Emotional Stages of Divorce Divorce is an emotional task unlike any other in modern society, and different people experience

it in different ways. While some individuals go through nearly all of the extreme emotional states that we describe here, others have an easier time getting through this period and will maneuver these choppy waters with more skill. The important thing to remember is that all the emotions we discuss are normal, but while some are readily acknowledged by the people experiencing them, others are so uncomfortable that it's difficult even to admit they exist. The wide array of emotional states that many people experience during the early stages of the divorce process can diminish their capacity to think clearly, impair their judgment, and make rational decision making difficult or impossible. Grief and Sorrow Being sad when a marriage ends is natural. Although it's painful, grief is a healthy emotional response to the loss of an important relationship. We are hardwired to feel it, and it wouldn't be reasonable to expect otherwise. While sorrow and grief can be very hard to handle, most people do understand and accept the inevitability of these feelings. We know from research, theoretical writings, and personal experience with thousands of people going through divorces that though the emotional impact of a divorce is as severe as that of a death in the immediate family, the grief and recovery process does have a beginning, middle, and end. Though they may seem endless, the pain and confusion surrounding separation and divorce do gradually lighten and finally go away -- for most people over a period of eighteen months to three or four years following the marital separation, though recovery can be quicker or slower. The stages of grieving about and recovering from a major trauma such as death or divorce:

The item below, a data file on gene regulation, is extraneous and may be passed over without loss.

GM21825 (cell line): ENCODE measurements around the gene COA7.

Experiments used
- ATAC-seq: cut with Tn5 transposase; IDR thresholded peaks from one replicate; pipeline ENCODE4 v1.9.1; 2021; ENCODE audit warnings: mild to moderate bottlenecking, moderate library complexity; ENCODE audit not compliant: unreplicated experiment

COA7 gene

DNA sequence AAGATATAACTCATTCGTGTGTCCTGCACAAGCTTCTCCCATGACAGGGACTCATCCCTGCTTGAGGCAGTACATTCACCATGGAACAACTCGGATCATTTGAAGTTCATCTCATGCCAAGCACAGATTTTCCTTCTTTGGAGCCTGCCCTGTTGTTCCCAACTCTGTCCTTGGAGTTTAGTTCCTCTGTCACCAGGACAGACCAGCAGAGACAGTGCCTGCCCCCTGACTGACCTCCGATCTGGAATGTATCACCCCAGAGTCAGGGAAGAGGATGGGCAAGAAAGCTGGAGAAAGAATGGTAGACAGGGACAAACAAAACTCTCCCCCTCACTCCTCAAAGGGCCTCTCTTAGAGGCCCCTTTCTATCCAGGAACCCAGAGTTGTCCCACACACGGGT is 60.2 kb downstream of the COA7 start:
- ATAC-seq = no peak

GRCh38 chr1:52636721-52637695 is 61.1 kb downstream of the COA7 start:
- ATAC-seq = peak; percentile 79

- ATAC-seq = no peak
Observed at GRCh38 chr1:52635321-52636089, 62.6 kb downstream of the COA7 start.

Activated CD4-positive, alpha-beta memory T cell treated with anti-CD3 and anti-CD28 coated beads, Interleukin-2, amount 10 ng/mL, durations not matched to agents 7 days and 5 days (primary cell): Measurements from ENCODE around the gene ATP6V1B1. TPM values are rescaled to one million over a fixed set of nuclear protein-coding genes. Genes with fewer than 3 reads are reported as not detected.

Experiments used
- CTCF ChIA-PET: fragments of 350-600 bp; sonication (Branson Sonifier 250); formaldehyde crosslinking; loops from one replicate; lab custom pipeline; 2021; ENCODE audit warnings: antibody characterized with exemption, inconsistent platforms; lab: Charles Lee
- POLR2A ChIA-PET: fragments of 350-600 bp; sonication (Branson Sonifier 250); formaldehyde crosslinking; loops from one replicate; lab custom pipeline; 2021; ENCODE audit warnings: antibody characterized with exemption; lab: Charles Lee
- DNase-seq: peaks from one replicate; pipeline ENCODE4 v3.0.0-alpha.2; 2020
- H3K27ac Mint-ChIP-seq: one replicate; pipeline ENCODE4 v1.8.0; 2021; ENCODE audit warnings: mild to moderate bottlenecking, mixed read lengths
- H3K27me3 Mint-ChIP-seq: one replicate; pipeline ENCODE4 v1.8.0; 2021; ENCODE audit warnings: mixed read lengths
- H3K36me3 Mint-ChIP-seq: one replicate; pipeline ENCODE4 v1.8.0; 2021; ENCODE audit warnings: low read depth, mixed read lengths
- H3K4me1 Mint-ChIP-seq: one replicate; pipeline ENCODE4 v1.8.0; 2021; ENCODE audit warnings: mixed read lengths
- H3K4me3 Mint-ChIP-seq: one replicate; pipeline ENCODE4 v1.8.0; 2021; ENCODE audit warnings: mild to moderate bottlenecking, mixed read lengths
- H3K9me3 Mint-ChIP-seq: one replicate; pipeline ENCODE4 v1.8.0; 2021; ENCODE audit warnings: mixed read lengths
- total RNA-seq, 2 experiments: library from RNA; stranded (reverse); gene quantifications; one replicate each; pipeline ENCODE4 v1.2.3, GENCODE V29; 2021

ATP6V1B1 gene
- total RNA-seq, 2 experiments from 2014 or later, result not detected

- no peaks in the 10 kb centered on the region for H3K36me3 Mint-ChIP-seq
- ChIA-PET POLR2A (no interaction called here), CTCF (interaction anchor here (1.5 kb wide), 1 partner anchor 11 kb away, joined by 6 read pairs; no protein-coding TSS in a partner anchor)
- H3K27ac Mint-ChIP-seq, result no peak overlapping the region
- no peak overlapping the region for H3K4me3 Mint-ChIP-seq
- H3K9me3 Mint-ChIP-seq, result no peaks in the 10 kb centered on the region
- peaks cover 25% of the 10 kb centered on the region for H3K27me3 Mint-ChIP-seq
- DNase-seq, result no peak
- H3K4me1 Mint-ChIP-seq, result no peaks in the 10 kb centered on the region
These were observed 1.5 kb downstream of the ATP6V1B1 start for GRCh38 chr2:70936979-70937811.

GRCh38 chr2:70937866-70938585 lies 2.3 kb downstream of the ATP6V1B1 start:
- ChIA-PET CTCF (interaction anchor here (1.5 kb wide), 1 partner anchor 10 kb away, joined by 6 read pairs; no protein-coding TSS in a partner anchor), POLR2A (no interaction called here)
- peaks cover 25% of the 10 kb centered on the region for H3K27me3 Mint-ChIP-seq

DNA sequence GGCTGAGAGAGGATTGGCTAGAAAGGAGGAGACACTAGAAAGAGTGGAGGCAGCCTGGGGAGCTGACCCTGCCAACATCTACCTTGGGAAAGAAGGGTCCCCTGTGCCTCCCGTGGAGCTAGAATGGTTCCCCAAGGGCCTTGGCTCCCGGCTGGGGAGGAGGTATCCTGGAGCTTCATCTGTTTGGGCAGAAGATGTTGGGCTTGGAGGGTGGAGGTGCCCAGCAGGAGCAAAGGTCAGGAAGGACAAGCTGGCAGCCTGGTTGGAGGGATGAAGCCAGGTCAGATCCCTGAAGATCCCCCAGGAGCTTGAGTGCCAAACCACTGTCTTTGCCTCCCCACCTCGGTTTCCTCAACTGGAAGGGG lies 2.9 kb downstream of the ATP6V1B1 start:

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Denial: "This is not happening to me. It's all a misunderstanding. It's just a midlife crisis. We can work it out." Anger and resentment: "How can he [she] do this to me? What did I ever do to deserve this? This is not fair!" Bargaining: "If you'll stay, I'll change" or "If I agree to do it [money, childrearing, sex, whatever] your way, can we get back together?" Depression: "This is really happening, I can't do anything about it, and I don't think I can bear it." Acceptance: "Okay, this is how it is, and I'd rather accept it and move on than wallow in the past."

Understanding these stages can be very helpful when it comes to talking about divorce and decision making. It's important to know that when you are in the early stages of this grief and recovery process, it can be challenging to think clearly or to make decisions at all, much less to make them well. Identifying your present stage of